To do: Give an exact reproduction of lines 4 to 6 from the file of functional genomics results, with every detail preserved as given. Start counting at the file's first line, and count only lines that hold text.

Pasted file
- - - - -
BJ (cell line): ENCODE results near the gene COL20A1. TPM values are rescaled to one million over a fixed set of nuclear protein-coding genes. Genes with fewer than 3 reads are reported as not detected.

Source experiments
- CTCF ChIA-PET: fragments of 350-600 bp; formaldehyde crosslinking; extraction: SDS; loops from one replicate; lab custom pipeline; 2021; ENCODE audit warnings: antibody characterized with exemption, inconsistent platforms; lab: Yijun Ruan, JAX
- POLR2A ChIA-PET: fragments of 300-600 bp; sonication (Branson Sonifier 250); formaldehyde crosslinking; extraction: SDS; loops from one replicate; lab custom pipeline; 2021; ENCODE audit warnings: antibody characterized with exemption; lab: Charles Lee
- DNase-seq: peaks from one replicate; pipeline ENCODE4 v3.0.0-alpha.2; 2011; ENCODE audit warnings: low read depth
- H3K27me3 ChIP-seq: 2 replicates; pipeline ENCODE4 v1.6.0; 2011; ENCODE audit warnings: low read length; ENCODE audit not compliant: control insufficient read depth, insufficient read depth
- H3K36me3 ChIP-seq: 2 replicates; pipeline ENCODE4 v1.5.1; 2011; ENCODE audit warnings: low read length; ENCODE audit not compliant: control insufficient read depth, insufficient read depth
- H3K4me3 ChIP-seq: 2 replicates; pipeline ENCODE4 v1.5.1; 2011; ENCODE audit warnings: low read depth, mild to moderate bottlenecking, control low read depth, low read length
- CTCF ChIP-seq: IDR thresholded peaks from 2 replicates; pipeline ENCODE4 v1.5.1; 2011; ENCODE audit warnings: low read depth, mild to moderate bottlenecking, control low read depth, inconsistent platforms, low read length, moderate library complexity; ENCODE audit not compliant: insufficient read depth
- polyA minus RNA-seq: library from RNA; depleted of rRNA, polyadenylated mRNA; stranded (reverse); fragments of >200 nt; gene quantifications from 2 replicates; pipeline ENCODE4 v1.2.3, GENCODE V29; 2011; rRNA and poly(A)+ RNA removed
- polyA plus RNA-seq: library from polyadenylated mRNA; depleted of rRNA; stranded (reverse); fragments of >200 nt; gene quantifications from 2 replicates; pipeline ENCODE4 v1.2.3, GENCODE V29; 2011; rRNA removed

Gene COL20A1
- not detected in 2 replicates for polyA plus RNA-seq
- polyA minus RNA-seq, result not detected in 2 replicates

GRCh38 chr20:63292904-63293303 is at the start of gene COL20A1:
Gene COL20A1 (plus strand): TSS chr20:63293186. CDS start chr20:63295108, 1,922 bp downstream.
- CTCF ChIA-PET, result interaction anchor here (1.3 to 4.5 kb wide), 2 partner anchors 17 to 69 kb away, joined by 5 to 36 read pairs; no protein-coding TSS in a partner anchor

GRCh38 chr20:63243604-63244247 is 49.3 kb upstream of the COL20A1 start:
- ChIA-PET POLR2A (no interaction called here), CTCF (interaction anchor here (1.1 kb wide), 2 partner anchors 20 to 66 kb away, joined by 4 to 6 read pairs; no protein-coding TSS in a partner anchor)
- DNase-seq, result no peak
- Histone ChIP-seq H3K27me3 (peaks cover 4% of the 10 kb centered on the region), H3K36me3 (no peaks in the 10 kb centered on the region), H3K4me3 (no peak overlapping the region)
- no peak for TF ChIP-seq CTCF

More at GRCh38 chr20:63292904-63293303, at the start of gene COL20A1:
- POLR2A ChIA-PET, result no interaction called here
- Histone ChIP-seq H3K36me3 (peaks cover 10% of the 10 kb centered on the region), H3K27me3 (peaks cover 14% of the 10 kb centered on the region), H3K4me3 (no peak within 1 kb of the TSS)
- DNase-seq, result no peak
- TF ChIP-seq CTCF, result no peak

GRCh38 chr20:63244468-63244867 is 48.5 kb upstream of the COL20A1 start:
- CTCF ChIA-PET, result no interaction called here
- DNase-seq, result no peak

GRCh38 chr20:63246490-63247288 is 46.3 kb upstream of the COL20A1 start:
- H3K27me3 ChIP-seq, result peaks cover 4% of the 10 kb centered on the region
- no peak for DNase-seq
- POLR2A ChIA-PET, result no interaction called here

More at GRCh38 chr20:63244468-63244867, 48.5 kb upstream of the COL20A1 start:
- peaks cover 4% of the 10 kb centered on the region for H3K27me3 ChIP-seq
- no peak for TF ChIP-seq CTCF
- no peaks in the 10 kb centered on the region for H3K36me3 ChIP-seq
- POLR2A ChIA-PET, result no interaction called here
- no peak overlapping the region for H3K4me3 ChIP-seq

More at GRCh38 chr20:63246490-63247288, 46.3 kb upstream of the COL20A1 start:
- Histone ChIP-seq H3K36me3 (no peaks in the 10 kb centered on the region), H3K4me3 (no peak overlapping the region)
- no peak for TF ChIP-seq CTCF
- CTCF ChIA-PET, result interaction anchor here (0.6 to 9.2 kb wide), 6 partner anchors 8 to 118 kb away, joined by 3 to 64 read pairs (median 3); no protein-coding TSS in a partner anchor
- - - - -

- POLR2A ChIA-PET: fragments of 300-600 bp; sonication (Branson Sonifier 250); formaldehyde crosslinking; extraction: SDS; loops from one replicate; lab custom pipeline; 2021; ENCODE audit warnings: antibody characterized with exemption; lab: Charles Lee
- DNase-seq: peaks from one replicate; pipeline ENCODE4 v3.0.0-alpha.2; 2011; ENCODE audit warnings: low read depth
- H3K27me3 ChIP-seq: 2 replicates; pipeline ENCODE4 v1.6.0; 2011; ENCODE audit warnings: low read length; ENCODE audit not compliant: control insufficient read depth, insufficient read depth